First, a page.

Differences between adjustable and fixed loans

A fixed-rate loan features a fixed payment for the entire duration of the loan. Your property taxes increase, or rarely, decrease, and your insurance rates might vary as well. For the most part monthly payments for a fixed-rate loan will increase very little.

Early in a fixed-rate loan, most of your payment goes toward interest, and a significantly smaller part goes to principal. That gradually reverses itself as the loan ages.

Borrowers can choose a fixed-rate loan in order to lock in a low rate. Borrowers select these types of loans when interest rates are low and they want to lock in this low rate. If you have an Adjustable Rate Mortgage (ARM) now, refinancing with a fixed-rate loan can provide more monthly payment stability. If you have an Adjustable Rate Mortgage (ARM) now, we'll be glad to assist you in locking a fixed-rate at the best rate currently available. Call Custom Lending Group at (707) 252-2700 to learn more.

There are many kinds of Adjustable Rate Mortgages. ARMs usually adjust twice a year, based on various indexes.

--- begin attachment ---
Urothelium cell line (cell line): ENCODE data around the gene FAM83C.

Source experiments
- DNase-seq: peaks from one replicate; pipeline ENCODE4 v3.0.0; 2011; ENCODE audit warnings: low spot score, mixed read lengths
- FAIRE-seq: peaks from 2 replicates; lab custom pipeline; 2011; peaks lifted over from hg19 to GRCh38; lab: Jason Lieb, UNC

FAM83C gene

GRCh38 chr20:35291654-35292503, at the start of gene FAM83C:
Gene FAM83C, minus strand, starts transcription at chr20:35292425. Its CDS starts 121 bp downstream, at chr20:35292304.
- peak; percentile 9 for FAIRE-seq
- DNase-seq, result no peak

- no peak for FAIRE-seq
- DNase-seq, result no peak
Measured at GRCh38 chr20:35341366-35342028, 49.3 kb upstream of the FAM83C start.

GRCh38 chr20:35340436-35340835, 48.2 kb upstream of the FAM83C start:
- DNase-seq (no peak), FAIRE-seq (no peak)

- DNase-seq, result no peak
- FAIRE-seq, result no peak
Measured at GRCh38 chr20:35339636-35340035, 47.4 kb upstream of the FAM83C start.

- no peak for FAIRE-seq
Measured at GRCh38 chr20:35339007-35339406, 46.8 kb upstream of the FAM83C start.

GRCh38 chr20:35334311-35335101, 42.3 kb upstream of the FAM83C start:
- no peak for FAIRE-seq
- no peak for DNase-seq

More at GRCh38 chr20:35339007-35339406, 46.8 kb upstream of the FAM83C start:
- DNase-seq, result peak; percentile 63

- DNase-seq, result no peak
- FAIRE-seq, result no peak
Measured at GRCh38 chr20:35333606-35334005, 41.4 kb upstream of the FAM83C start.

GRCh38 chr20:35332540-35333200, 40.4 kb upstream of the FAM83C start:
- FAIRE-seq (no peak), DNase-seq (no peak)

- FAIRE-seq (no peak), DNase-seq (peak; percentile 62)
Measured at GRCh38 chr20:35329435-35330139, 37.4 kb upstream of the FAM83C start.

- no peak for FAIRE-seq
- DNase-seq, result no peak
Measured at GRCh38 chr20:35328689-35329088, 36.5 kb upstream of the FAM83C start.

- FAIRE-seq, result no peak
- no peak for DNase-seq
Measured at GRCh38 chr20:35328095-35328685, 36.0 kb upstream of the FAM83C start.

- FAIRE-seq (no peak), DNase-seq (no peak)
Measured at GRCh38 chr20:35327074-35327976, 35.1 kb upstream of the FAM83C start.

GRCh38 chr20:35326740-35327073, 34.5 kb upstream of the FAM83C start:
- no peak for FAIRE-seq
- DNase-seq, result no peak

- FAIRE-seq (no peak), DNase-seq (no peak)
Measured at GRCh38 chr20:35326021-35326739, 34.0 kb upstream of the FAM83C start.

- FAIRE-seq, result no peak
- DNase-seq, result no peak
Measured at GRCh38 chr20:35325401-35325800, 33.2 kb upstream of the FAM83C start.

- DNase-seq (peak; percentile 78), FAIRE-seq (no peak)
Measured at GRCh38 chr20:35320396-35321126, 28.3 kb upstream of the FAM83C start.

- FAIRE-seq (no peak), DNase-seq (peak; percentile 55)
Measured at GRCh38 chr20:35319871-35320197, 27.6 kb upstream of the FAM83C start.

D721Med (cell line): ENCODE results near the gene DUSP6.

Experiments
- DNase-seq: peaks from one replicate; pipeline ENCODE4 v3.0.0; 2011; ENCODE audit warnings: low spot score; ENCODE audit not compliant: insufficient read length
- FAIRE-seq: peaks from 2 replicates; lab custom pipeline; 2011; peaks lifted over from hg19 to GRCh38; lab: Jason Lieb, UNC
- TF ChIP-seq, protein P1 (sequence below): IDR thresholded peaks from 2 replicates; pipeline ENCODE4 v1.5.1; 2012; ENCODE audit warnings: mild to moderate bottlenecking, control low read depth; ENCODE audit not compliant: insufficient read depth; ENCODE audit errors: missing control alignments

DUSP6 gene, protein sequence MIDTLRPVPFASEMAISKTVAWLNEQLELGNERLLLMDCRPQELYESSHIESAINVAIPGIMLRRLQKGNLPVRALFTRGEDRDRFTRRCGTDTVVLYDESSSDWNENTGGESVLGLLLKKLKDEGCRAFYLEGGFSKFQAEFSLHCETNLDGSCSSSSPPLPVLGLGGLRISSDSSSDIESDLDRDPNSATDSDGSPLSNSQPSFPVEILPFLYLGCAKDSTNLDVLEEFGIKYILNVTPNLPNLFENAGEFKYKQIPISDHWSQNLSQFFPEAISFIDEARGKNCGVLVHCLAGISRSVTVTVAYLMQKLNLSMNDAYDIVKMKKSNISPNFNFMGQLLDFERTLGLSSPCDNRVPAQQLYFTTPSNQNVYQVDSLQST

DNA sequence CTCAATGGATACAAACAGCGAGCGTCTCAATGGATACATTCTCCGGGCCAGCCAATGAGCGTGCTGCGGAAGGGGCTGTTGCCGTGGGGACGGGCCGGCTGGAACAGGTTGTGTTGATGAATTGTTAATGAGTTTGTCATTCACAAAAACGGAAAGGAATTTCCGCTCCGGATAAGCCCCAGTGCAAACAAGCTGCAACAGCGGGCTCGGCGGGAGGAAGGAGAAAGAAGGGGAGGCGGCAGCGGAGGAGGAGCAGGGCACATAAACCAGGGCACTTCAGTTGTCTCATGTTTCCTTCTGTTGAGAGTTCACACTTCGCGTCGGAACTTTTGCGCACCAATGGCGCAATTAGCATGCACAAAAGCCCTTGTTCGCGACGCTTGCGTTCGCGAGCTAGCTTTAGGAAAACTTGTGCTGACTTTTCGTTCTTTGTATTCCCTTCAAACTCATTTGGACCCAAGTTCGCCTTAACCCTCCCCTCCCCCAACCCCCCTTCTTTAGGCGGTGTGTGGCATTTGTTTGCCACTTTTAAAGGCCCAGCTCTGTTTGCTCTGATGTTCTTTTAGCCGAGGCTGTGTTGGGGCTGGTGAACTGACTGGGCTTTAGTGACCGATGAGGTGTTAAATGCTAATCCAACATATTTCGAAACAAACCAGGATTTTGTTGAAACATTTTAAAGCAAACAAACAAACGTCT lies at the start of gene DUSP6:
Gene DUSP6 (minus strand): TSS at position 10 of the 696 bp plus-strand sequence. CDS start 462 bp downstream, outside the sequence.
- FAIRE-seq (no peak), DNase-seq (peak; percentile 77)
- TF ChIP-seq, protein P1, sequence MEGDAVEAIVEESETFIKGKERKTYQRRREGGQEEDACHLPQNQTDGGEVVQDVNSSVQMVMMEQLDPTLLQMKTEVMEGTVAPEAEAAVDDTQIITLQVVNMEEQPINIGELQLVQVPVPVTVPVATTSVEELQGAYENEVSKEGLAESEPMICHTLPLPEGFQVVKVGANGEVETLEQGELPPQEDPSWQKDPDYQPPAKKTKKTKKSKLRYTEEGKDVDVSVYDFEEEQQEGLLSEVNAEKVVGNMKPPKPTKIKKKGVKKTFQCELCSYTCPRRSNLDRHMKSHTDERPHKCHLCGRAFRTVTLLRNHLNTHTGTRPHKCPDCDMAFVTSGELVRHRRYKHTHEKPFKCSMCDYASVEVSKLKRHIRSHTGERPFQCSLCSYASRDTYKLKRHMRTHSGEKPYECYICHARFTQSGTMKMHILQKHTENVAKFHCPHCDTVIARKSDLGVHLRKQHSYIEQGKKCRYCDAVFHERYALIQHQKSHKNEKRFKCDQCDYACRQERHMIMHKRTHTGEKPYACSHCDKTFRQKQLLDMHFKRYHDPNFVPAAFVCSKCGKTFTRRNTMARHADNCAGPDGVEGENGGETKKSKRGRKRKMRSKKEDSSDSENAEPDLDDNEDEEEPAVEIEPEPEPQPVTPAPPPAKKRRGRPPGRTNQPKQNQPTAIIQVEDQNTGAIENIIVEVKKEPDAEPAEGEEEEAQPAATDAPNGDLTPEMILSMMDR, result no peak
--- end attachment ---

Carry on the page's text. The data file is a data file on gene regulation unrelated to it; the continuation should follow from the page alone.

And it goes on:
Most programs feature a "cap" that protects you from sudden monthly payment increases. Your ARM may feature a cap on interest rate variances over the course of a year. For example: no more than a couple percent per year, even though the index the rate is based on goes up by more than two percent. Your loan may have a "payment cap" that instead of capping the interest directly, caps the amount your monthly payment can increase in a given period. Additionally, the great majority of adjustable programs feature a "lifetime cap" — this means that your interest rate can never go over the cap amount.

ARMs most often have the lowest, most attractive rates toward the start of the loan. They usually provide the lower rate from a month to ten years. You may hear people talking about "3/1 ARMs" or "5/1 ARMs". In these loans, the initial rate is fixed for three or five years. After this period it adjusts every year. These types of loans are fixed for 3 or 5 years, then adjust after the initial period. These loans are often best for people who expect to move within three or five years. These types of adjustable rate loans benefit people who plan to move before the initial lock expires.

You might choose an Adjustable Rate Mortgage to take advantage of a lower introductory rate and plan on moving, refinancing or simply absorbing the higher rate after the introductory rate expires. ARMs can be risky if property values decrease and borrowers are unable to sell or refinance.

Have questions about mortgage loans? Call us at (707) 252-2700. It's our job to answer these questions and many others, so we're happy to help!

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